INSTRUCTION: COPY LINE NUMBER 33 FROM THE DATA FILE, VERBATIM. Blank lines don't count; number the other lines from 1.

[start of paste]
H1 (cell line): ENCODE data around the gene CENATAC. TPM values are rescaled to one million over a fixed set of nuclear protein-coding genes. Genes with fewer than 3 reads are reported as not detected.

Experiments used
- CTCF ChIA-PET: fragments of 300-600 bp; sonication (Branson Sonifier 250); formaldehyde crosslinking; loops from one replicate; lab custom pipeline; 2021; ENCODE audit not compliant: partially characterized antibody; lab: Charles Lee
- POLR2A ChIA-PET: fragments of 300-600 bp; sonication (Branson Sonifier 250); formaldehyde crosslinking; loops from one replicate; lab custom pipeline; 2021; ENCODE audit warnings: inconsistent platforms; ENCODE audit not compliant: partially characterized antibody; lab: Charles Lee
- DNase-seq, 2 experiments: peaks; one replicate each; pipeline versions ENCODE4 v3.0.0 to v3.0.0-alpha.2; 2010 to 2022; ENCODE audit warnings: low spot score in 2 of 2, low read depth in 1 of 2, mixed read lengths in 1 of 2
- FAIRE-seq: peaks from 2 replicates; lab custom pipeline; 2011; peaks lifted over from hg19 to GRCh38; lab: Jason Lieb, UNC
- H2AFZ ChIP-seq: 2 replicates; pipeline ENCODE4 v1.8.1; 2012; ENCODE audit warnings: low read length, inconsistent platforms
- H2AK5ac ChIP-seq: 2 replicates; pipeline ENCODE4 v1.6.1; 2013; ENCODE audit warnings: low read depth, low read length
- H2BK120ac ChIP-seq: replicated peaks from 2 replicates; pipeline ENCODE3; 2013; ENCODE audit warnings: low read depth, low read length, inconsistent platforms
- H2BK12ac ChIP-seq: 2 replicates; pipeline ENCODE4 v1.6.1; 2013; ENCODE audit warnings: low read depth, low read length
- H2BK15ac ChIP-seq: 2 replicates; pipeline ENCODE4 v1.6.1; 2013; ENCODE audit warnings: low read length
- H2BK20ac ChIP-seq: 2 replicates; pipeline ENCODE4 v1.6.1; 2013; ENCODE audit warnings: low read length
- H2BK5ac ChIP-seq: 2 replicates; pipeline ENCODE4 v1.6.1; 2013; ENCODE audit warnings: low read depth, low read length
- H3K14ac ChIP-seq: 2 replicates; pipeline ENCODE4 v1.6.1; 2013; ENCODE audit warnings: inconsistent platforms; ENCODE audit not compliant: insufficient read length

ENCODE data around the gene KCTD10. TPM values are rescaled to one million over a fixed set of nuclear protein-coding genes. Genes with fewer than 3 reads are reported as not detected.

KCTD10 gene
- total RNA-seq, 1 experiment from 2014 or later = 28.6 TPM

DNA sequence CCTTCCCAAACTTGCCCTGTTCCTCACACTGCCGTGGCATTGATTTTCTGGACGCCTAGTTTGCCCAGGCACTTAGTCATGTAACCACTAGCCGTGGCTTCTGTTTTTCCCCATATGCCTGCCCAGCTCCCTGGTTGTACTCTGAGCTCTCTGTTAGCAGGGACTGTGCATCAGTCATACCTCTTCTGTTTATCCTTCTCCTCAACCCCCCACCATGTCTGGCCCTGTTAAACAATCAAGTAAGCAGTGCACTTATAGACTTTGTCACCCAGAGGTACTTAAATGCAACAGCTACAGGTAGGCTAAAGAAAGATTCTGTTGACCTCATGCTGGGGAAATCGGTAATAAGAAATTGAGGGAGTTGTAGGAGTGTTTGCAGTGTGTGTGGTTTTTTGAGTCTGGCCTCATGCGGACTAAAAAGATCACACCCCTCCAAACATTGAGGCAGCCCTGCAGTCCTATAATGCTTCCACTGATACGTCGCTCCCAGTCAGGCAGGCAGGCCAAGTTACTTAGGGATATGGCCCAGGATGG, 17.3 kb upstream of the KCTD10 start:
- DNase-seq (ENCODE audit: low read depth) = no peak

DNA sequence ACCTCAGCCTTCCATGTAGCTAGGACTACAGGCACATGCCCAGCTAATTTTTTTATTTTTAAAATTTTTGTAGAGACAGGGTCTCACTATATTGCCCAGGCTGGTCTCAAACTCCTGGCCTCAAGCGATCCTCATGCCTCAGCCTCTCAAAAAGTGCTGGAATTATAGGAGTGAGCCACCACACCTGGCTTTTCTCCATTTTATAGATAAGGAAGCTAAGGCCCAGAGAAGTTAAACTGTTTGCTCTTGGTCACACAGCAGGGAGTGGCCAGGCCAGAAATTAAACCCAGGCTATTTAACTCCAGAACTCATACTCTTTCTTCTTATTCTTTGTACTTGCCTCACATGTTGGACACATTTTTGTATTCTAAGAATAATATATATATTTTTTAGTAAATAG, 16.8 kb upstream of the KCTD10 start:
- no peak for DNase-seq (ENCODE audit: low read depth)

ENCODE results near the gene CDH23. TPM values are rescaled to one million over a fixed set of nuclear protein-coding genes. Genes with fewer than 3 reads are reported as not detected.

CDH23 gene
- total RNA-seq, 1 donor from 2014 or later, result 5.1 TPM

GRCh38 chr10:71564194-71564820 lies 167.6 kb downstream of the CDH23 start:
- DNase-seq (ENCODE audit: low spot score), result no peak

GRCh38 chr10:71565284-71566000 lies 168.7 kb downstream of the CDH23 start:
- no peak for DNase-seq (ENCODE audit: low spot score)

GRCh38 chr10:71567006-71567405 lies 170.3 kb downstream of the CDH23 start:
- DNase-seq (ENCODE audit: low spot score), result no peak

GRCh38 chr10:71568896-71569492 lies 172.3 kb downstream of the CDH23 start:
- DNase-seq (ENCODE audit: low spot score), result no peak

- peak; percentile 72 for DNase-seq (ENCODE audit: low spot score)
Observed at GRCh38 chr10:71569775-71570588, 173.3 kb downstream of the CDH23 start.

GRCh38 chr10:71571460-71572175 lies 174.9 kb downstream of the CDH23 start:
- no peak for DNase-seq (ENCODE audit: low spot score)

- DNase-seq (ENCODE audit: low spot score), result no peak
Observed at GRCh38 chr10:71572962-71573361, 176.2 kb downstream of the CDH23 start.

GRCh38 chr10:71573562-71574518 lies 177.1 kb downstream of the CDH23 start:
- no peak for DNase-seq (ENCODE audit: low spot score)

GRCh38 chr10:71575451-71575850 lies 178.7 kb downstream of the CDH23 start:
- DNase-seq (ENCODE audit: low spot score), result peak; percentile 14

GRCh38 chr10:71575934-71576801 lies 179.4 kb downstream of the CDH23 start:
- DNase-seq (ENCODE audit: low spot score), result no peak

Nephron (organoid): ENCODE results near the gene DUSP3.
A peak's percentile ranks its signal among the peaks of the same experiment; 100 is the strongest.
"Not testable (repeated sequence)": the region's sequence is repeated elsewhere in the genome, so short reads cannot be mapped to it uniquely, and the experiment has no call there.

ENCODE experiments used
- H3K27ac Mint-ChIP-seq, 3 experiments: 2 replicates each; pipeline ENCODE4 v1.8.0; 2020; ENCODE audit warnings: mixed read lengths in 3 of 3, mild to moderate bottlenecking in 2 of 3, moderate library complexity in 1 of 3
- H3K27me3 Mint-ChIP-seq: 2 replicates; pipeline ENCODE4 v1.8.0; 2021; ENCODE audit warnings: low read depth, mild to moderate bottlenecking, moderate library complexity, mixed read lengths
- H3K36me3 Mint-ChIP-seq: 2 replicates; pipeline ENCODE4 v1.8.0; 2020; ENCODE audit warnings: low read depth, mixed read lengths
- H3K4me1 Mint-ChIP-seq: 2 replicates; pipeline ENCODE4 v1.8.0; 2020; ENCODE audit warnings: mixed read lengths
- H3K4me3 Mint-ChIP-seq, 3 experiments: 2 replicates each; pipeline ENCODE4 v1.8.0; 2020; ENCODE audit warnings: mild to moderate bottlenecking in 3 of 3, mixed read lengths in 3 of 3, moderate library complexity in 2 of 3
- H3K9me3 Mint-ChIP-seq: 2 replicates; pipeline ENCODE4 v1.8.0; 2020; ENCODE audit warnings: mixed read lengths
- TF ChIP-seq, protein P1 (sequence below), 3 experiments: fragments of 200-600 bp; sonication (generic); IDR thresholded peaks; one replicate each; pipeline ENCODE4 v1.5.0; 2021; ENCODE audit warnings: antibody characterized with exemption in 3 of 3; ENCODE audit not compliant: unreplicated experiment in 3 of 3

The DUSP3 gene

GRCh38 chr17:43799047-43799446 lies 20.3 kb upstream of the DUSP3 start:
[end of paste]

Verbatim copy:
- peak; percentile 72 for DNase-seq (ENCODE audit: low spot score)